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Chinese Journal of Tissue Engineering Research
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2022, Vol. 26 ›› Issue (36): 5897-5904
Mechanism and application prospects of motor imagery in spinal cord injury
Ma Jiang1, Zhang Di2, Zhao Tianyu2, Liu Xiaoxiao1, Wang Ju1, Lu Li1, Wang Ying1, Jin Song1, 2
1Chengdu University of Traditional Chinese Medicine, Chengdu 610036, Sichuan Province, China; 2Hospital of Chengdu University of Traditional Chinese Medicine, Chengdu 610036, Sichuan Province, China
Contact: Jin Song, MD, Master’s supervisor, Chengdu University of Traditional Chinese Medicine, Chengdu 610036, Sichuan Province, China; Hospital of Chengdu University of Traditional Chinese Medicine, Chengdu 610036, Sichuan Province, China
About author:Ma Jiang, Master candidate, Chengdu University of Traditional Chinese Medicine, Chengdu 610036, Sichuan Province, China
Project of Science and Technology Department of Sichuan Province, No. 2020YFS0381 (to JS); Sichuan Provincial Administration of Traditional Chinese Medicine, No. 2020LC0081 (to ZD)
Abstract: BACKGROUND: Spinal cord injury is a kind of common central nervous system disease, causing dysfunction below the injury plane, which affects patient’s living quality and endangering human’s life seriously. The use of motor imagery therapy in the treatment of spinal cord injury is a new rehabilitation field in recent years, and it is a kind of rehabilitation treatment technology with a great development potential.
OBJECTIVE: To review the basic principles of motor imagery, the possible mechanism of motor imagery applied to spinal cord injury and the research progress.
METHODS: “Spinal cord injury, motor imagery” were used as search terms to retrieve articles on PubMed, Web of Science, CNKI, and Wanfang databases from inception to September 2021. The author excluded the articles that were not correlated with the research purpose, were repetitive, and had low credibility, and summarized the 94 articles that finally met the standard.
RESULTS AND CONCLUSION: (1) Motor imagery first was put forward in the 1950s, and then it is identified that motor imagery is a special kind of movement function status, and is repeatedly simulation and rehearse some movement of patients with a mental state. It exists in memory, activates the motor memory center, and without any obvious motor output, and follows the principle of central motion control. (2) The theoretical model of motor imagery therapy is generally recognized as psycho-neuromuscular theory, which holds that motor imagery is similar to the neuromuscular activity induced by motor execution. (3) The mechanism of motor imagery therapy for spinal cord injury is unclear. For patients with spinal cord injury, because brain structure is not damaged, the patient’s ability of motor imagery should be properly preserved. The current studies show that the mechanism may be that spinal cord injury patients and healthy people could activate similar brain regions. In patients with spinal cord injury, similar brain regions are activated by motor imagery and motor execution. Patients can induce the development of central nerve plasticity and functional reorganization through continuous motor imagery training, which can promote the recovery of function. (4) Clinically, current studies have shown that motor imagery training can relieve neuropathic pain, improve motor and bladder function in patients with spinal cord injury. Motor imagery therapy as an adjuvant therapy should be adopted in conventional rehabilitation programs for patients with spinal cord injury. However, there is high heterogeneity in clinical efficacy, and further research is necessary. (5) Brain computer interface can convert the signals generated during the patient’s motor imagery into driving signals to control external devices to achieve the re-movement of paralyzed limbs. The development of motor imagery with brain computer interface is considered to be a revolutionary change in rehabilitation after spinal cord injury and has a very good development prospect.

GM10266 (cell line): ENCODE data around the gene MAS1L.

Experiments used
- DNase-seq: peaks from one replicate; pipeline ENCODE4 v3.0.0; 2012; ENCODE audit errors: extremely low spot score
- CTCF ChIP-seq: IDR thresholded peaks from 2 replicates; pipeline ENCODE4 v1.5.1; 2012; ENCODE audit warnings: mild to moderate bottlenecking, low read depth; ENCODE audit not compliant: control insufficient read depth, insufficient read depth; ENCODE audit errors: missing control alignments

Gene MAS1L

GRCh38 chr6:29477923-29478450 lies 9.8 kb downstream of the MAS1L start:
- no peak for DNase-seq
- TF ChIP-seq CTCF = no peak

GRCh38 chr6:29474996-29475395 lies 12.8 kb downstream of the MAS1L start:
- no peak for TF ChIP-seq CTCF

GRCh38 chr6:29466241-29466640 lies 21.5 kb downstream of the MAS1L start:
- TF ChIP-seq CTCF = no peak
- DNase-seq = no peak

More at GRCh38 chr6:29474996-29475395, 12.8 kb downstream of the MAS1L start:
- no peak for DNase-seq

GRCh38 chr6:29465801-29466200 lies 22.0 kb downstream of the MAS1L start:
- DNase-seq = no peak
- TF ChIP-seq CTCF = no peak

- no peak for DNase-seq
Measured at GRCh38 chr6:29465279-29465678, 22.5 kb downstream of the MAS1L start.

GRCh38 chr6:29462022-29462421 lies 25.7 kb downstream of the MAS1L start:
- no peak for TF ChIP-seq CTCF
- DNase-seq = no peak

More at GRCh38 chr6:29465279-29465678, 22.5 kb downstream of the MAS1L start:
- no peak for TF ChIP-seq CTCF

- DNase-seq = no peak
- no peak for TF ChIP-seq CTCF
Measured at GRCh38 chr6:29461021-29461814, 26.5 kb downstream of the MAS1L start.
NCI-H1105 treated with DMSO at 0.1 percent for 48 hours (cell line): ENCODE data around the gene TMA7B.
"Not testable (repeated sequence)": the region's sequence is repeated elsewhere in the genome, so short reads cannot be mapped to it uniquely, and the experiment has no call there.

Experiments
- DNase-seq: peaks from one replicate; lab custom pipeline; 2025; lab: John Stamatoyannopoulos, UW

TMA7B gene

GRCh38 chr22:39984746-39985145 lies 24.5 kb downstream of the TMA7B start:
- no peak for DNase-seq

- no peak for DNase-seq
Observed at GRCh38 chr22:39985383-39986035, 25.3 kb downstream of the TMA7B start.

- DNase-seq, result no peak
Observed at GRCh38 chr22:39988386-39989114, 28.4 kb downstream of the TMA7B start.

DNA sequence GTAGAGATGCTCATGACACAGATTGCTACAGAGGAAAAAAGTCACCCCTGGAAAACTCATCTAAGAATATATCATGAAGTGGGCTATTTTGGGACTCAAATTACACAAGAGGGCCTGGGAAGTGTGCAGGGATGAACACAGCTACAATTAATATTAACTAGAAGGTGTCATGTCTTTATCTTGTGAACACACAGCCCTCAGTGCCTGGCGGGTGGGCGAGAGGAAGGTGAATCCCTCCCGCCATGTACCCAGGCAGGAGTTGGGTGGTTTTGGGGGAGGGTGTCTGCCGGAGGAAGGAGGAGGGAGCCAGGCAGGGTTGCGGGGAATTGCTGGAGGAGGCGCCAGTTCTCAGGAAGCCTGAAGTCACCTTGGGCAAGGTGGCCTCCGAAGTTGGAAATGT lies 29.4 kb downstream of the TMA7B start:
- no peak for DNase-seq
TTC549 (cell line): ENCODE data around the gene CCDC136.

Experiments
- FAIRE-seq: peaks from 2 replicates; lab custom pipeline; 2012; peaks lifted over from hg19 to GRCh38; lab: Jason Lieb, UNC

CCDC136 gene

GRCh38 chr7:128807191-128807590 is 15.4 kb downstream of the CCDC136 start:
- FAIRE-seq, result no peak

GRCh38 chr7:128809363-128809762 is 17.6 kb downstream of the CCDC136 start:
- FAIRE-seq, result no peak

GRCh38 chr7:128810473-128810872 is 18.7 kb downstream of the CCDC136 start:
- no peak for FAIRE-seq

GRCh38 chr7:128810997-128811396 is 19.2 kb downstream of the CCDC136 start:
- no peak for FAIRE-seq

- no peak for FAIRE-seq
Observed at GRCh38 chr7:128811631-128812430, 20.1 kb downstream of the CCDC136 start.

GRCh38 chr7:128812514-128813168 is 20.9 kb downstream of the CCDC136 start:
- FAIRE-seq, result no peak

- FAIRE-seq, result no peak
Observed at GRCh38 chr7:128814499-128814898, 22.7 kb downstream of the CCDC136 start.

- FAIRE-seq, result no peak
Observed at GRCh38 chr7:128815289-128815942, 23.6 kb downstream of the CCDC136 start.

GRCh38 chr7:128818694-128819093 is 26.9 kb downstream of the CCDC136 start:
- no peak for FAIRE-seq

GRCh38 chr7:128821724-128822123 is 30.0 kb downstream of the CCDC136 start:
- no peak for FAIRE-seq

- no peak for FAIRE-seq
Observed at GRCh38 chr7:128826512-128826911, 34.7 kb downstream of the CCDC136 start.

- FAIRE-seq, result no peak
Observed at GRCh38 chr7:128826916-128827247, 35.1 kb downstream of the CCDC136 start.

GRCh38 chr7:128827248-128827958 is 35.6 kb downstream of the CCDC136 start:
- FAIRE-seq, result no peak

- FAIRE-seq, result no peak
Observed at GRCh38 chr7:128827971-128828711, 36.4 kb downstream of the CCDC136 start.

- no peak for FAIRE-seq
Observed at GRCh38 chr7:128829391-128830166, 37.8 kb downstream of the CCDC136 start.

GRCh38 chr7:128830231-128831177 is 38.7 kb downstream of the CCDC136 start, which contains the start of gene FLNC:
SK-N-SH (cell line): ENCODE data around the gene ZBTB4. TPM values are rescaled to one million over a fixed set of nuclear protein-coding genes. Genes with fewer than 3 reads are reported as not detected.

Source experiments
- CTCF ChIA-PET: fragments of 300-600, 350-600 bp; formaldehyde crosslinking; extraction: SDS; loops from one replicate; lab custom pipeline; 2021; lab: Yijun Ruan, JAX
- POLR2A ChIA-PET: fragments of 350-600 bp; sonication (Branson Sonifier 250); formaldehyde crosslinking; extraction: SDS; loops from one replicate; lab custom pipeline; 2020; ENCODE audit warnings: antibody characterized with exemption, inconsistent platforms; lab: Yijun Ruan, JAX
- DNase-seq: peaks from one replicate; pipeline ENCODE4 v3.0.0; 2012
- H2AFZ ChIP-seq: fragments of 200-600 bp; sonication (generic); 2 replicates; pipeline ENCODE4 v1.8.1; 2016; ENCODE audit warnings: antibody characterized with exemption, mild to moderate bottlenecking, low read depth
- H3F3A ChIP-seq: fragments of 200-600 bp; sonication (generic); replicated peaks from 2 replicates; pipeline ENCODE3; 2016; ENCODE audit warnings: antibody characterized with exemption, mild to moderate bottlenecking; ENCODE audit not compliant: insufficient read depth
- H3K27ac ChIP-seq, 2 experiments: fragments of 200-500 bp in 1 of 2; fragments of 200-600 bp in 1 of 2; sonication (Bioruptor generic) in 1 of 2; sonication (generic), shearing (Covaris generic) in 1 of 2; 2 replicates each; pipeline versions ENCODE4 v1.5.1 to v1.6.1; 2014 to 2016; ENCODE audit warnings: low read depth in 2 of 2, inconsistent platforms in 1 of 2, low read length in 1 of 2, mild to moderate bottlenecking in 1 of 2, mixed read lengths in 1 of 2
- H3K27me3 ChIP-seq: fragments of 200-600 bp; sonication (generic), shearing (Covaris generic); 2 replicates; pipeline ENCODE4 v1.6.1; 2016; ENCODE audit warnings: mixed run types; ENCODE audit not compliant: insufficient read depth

Key words: spinal cord injury, motor imagery, magnetic resonance imaging, magnetoencephalography, brain-machine interface, neurological rehabilitation, rehabilitation research, review